The Nuclear Triangle Leading to the First Nuclear War: Revelation 8

Disentangling the Nuclear Triangle

One of the world’s nuclear flashpoints saw a sudden détente when India and China agreed to disengagement at the LAC (Line of Actual Control) on February 17 and India and Pakistan announced a ceasefire on the LoC (Line of Control) eight days later, on February 25. A look at the compulsions that drive these three countries, locked ina two-against-one confrontation in South Asia, and their own national issues they must deal with.

Sandeep Unnithan

PAKISTAN’S COMPULSIONS

On the FATF (Financial Action Task Force) grey list for failure to do enough to curb terror funding; has sustained losses worth $38 billion (Rs 2.77 lakh crore) since 2008

Economy in the doldrums, dealing with a debt crisis and rising inflation. External debt and liabilities amounted to over $113 billion (Rs 8.24 lakh crore) in 2020. Creditors like Saudi Arabia knocking on its door.

Would like to focus on Afghanistan, where it is a part of the peace process with the US and Taliban, to shed its image of a nation associated with terror. The US troops have promised to pull out by May 1 if conditions are met.

On Feb. 3, Pakistan army chief Gen. Qamar Javed Bajwa said, “It is time to extend a hand of peace in all directions,” signalling that the powerful military is supportive of the peace process with India.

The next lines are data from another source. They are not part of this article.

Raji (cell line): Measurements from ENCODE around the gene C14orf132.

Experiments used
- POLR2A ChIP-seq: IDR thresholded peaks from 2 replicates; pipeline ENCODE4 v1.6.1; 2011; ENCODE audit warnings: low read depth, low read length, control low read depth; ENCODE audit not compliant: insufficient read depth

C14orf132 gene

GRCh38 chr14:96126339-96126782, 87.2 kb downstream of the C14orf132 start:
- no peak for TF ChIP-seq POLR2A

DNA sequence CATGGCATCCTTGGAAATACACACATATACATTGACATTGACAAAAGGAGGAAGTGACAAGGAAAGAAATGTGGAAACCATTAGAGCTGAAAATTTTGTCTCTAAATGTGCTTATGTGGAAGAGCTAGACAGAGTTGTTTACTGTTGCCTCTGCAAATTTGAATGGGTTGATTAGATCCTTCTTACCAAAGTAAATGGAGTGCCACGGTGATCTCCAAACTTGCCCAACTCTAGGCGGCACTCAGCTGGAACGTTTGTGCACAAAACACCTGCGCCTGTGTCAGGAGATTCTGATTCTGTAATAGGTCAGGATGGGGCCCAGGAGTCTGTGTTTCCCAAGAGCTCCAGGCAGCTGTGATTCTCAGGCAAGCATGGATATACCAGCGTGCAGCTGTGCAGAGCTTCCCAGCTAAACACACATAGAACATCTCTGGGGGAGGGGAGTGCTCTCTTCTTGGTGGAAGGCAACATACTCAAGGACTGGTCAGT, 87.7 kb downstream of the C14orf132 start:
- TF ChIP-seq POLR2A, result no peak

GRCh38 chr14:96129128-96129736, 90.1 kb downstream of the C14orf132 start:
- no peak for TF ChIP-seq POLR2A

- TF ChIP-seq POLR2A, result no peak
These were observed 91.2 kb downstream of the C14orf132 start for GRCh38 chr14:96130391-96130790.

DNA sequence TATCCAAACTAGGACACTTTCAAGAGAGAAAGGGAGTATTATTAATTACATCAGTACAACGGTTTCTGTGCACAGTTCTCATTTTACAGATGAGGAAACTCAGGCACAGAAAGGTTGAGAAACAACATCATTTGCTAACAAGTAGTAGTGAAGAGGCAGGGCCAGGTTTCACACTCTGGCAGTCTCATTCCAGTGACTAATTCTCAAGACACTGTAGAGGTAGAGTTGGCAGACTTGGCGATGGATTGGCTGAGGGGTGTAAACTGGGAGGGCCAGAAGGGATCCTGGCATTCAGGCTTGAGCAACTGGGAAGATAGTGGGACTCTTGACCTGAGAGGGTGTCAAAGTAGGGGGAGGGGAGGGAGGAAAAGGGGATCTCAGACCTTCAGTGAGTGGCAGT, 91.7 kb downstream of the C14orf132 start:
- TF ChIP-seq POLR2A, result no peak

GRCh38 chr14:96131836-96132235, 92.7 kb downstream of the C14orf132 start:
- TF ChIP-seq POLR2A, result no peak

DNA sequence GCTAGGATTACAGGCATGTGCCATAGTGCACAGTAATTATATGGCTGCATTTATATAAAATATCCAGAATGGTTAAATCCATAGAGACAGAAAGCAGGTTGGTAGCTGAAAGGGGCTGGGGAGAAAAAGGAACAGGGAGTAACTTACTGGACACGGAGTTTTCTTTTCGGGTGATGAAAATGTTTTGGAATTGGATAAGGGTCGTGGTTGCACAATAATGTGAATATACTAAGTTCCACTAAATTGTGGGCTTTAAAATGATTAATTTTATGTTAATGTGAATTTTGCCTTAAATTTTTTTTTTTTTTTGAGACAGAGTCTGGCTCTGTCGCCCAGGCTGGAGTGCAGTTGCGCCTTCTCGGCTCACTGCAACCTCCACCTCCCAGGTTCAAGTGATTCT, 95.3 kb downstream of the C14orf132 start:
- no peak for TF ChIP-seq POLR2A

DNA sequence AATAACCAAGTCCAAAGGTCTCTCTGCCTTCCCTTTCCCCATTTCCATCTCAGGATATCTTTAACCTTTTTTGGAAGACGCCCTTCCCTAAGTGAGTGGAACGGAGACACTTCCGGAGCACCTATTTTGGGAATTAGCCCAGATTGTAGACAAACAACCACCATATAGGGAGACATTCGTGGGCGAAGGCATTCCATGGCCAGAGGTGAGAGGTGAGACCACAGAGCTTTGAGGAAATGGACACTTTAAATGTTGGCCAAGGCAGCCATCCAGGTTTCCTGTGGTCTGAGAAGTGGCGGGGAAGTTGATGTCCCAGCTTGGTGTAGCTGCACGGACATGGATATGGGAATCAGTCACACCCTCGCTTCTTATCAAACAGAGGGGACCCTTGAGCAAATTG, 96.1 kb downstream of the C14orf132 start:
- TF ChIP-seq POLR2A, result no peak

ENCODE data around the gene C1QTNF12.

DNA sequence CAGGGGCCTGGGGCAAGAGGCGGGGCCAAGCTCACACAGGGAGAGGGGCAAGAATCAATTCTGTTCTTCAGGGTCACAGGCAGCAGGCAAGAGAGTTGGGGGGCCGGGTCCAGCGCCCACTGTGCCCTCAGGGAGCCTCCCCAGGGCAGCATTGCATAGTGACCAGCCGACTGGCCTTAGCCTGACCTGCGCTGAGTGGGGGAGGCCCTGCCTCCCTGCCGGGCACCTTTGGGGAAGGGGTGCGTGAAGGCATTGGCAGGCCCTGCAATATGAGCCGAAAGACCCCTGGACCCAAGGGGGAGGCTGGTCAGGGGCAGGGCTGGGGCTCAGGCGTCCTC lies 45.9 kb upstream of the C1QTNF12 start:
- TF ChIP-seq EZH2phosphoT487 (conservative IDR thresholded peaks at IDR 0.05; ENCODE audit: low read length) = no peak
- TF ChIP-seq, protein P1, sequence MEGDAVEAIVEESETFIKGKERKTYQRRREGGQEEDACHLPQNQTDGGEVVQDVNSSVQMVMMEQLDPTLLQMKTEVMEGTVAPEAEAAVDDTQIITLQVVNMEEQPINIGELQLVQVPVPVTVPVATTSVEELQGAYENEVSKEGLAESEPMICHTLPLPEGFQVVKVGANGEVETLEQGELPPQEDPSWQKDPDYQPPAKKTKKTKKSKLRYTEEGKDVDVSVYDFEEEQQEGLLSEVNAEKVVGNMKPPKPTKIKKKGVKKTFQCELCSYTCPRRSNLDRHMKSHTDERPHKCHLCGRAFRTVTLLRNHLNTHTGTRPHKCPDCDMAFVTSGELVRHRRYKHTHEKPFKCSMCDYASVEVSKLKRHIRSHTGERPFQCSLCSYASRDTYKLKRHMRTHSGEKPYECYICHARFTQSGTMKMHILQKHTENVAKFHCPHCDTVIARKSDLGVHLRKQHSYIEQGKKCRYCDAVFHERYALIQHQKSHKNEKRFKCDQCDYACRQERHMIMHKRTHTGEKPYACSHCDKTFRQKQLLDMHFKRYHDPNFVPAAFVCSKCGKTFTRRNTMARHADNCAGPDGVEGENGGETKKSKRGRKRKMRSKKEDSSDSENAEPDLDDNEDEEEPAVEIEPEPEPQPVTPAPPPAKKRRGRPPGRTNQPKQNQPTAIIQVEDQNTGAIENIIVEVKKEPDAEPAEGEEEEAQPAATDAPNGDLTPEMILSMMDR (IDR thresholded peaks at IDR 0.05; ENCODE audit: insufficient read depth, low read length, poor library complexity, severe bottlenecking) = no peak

CHINA’S COMPULSIONS

Centenary celebrations of the Communist Party of China coming up in July, where Xi Jinping will once again be projected as supreme leader for life

Waiting to assess US President Joe Biden’s policy towards Asia

INDIA’S COMPULSIONS

Peace with Islamabad and Beijing buys New Delhi a temporary reprieve on two military fronts simultaneously live for the first time since Independence. Indian Army has lost lives on the LoC in 2020 in cross-border firing and along the LAC after a deadly clash with China’s People’s Liberation Army (PLA) during the stand-off in 2020.

Needs time and space to consolidate economic recovery and to carry out its Covid vaccination drive across the country

USA, THE OUTLIER

Under Joe Biden, the US will be just as tough vis-à-vis China as it was under Donald Trump but it will take a different tack; has outlined a high-technology and military alliance pushback against China

The 20th anniversary of the US war in Afghanistan, the longest in its history, is coming closer

President Joe Biden could be wary of withdrawing from Afghanistan as it endangers the pro-Western administration in Kabul. There is every possibility that the May 1 deadline might be extended.

Biden administration wants India and Pakistan to start talking. The US state department spokesperson welcomed the ceasefire between the two countries.

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